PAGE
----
NI’s same-sex couples ‘discriminated against’

Mandatory Credit - Picture by Freddie Parkinson/Press Eye �'Wednesday 12 September 2018'Two gay couples appeal their failed legal challenge to the ban on same-sex marriage in Northern Ireland.'Sharon Sickles and Grainne Close with Chris and Henry Flanagan-Kane.

Same-sex couples denied the opportunity to marry in Northern Ireland are being subjected to unlawful discrimination, the Court of Appeal heard yesterday.

Senior judges were told a failure to introduce rights available to those living in the rest of the UK cannot be justified.

The claims were made as two gay couples renewed their legal challenge to the ban on them getting wed.

Grainne Close and her partner Shannon Sickles, along with Chris and Henry Flanagan-Kane, are seeking to overturn a ruling that the prohibition does not breach their human rights under European law.

In 2005 they became the first couples in the UK to enter civil partnerships, cementing their relationships in ceremonies at Belfast City Hall.

But unlike England, Scotland, Wales and the Republic of Ireland, Northern Ireland has still not legalised same-sex marriage.

Last year a judge dismissed the case after finding that it was a matter for the Stormont administration rather than the courts.

Ronan Lavery QC argued that the failure by the state to include the people of Northern Ireland in same-sex marriage legislation breached their human rights.

Prior to the collapse of devolution MLAs held a number of votes on the issue - with a narrow majority in favour of the move back in November 2015. However, the DUP deployed a petition of concern mechanism to block the motion.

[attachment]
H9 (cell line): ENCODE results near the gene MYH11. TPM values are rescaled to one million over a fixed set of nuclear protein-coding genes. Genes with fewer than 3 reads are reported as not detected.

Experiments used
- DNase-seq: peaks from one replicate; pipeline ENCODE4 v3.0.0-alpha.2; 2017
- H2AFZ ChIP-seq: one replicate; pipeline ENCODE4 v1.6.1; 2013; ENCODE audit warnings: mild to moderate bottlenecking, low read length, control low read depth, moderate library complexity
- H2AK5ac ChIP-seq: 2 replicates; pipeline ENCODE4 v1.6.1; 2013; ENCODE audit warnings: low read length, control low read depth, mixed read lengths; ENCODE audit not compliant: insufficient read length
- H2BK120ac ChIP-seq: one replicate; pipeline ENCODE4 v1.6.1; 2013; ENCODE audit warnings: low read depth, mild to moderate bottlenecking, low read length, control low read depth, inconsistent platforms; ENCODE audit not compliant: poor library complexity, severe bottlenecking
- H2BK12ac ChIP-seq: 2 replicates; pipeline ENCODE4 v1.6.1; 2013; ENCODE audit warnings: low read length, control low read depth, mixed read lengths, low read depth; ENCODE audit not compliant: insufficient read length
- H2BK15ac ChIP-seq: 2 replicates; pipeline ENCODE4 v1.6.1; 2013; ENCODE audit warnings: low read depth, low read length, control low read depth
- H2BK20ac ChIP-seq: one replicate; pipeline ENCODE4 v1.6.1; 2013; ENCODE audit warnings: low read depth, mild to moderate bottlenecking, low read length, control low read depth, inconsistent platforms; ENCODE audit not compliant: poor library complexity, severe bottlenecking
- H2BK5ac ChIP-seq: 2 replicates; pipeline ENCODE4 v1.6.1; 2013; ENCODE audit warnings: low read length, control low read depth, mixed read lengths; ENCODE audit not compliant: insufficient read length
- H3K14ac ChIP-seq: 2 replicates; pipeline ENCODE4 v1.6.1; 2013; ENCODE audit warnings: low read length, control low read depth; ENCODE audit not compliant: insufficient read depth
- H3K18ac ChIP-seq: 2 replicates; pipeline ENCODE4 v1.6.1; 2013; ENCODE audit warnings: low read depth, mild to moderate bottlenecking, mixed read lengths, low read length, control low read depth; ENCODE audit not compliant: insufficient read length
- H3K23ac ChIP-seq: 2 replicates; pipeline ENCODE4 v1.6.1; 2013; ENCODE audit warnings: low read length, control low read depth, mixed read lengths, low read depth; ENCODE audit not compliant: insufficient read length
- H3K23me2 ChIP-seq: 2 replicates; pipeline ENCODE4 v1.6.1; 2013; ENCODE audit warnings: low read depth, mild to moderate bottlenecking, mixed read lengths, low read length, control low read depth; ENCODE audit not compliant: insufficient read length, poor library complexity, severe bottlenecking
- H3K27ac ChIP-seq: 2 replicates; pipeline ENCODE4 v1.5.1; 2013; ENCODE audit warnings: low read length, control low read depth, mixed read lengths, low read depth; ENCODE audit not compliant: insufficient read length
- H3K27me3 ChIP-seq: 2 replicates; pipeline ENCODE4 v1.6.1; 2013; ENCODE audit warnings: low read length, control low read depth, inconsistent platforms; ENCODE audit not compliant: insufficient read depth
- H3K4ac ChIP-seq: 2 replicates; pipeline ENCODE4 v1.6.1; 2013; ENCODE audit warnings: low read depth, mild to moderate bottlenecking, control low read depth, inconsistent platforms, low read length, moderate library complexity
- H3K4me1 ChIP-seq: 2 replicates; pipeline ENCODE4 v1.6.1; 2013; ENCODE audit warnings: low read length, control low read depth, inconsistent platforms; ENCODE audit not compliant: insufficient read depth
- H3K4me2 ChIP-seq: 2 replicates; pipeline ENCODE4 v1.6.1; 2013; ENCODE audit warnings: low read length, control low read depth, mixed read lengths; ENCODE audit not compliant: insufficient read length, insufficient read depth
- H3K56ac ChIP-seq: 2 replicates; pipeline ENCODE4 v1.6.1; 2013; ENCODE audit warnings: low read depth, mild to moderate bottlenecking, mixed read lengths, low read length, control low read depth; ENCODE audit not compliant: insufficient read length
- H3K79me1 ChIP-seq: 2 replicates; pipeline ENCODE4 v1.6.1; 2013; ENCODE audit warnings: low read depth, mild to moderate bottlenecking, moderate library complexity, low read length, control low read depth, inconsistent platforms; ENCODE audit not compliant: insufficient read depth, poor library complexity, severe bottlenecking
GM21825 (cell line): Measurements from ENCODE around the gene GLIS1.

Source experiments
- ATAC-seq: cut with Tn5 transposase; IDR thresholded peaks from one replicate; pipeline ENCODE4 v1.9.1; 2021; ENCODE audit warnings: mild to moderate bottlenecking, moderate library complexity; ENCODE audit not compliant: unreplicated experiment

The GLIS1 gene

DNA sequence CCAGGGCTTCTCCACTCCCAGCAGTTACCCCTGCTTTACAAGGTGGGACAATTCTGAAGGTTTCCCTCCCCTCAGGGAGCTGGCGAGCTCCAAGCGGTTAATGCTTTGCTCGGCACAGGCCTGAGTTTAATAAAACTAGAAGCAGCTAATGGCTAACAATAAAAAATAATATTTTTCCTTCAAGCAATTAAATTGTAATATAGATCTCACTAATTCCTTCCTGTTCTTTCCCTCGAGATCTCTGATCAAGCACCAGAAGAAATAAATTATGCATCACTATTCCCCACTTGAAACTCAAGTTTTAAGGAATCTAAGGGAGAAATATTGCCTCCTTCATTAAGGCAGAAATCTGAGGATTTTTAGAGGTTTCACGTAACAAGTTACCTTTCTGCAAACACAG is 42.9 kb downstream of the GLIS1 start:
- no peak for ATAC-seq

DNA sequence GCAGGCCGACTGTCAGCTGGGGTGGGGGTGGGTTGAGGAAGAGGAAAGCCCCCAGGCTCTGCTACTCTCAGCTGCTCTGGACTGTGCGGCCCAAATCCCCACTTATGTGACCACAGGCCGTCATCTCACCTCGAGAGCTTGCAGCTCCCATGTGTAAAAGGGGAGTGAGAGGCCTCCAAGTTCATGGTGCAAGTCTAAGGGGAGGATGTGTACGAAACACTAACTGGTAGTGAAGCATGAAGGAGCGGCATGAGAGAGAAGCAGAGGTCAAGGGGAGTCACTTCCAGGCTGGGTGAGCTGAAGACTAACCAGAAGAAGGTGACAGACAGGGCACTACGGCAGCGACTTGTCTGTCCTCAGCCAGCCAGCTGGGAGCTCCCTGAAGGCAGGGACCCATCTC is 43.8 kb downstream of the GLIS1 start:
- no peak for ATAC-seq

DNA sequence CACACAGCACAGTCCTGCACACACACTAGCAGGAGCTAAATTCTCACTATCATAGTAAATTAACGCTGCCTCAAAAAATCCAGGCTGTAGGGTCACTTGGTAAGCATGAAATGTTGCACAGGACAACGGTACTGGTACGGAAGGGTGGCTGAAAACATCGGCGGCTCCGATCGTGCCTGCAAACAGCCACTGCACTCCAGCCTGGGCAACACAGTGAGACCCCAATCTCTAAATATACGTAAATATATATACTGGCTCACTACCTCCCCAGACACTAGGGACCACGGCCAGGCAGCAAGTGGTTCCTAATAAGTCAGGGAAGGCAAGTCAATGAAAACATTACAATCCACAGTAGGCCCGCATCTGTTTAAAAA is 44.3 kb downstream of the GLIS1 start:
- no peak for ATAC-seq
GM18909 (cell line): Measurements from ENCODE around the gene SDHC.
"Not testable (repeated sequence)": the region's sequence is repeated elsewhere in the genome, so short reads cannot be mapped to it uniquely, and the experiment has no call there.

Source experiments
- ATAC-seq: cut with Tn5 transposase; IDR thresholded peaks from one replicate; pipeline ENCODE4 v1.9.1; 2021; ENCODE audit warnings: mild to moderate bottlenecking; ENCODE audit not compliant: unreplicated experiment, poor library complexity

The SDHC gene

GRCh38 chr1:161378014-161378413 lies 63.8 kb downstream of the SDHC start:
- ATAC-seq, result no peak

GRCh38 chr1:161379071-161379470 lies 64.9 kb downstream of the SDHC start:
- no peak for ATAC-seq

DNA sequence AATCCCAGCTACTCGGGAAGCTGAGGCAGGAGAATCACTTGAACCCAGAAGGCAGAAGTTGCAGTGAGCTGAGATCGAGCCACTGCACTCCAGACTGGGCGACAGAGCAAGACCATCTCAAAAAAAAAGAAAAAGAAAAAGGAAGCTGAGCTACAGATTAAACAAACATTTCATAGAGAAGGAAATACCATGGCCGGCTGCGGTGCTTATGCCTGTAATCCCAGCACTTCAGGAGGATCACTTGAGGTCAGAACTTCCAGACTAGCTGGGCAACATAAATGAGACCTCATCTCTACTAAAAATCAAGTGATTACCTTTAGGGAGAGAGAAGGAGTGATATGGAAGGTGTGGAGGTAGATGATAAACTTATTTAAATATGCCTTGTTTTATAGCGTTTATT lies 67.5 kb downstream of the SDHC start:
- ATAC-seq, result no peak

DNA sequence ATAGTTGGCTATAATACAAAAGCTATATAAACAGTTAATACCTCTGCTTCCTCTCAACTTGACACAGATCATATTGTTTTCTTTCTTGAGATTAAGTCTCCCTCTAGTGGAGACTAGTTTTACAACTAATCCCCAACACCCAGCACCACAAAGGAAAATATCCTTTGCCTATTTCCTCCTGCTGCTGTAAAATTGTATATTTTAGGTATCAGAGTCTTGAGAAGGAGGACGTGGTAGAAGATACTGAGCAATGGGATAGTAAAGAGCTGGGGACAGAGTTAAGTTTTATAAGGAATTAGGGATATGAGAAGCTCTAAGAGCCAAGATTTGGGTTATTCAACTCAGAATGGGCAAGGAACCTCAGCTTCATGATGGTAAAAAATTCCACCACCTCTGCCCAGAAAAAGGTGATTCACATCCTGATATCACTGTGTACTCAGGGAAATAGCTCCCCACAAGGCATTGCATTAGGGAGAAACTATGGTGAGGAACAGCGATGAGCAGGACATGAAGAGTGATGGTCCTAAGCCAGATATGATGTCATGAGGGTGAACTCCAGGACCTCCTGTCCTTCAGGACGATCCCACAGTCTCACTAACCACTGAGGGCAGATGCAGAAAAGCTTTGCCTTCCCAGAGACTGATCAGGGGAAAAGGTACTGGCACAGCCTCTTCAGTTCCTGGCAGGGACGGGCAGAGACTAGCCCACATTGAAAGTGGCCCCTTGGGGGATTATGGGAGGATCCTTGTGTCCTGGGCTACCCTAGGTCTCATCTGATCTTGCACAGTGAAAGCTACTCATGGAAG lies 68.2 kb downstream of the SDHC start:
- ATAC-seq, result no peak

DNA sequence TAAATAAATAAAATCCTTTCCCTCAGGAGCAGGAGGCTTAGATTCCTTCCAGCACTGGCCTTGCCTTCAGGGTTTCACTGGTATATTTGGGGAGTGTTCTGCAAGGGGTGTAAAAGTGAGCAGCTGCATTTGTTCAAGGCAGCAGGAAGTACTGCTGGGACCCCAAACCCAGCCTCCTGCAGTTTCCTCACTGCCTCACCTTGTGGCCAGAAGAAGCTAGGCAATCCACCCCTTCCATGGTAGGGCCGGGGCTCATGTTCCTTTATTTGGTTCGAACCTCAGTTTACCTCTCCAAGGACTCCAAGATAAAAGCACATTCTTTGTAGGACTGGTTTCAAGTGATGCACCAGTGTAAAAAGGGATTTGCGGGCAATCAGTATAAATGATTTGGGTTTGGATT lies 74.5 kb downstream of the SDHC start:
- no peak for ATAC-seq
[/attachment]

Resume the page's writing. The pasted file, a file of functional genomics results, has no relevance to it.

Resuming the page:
The court heard that 15 out of close to 50 jurisdictions within the Council of Europe have now brought in same-sex marriage. But Strasbourg has left it up to individual states to decide on the policy.

Pressed to define the obligation allegedly being breached, Mr Lavery submitted that once the marriage rights were brought in they should apply equally to all parts of the UK.

The challenge is being resisted by lawyers for the Department and the Attorney General, John Larkin QC.

Mr Larkin argued that the applicants lacked legal standing to bring the action.

Tony McGleenan QC, for the Department, accepted differential treatment between heterosexual and same-sex couples but he said the legitimate aim was about preserving traditional marriage.

Provisions are made for same-sex couples through the availability of civil partnerships, the barrister argued.

Mr McGleenan is to make further submissions when the case resumes on Thursday.

Ms Sickles said outside court: “It’s exhausting to feel discriminated against, its frustrating, it’s enraging and its unfair.”

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